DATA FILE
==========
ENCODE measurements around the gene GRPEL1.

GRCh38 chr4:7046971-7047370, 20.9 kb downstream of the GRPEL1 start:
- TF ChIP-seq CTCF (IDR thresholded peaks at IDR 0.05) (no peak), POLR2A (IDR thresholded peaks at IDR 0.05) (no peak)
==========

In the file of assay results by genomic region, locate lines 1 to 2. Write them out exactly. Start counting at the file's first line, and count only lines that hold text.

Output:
ENCODE measurements around the gene GRPEL1.

GRCh38 chr4:7046971-7047370, 20.9 kb downstream of the GRPEL1 start: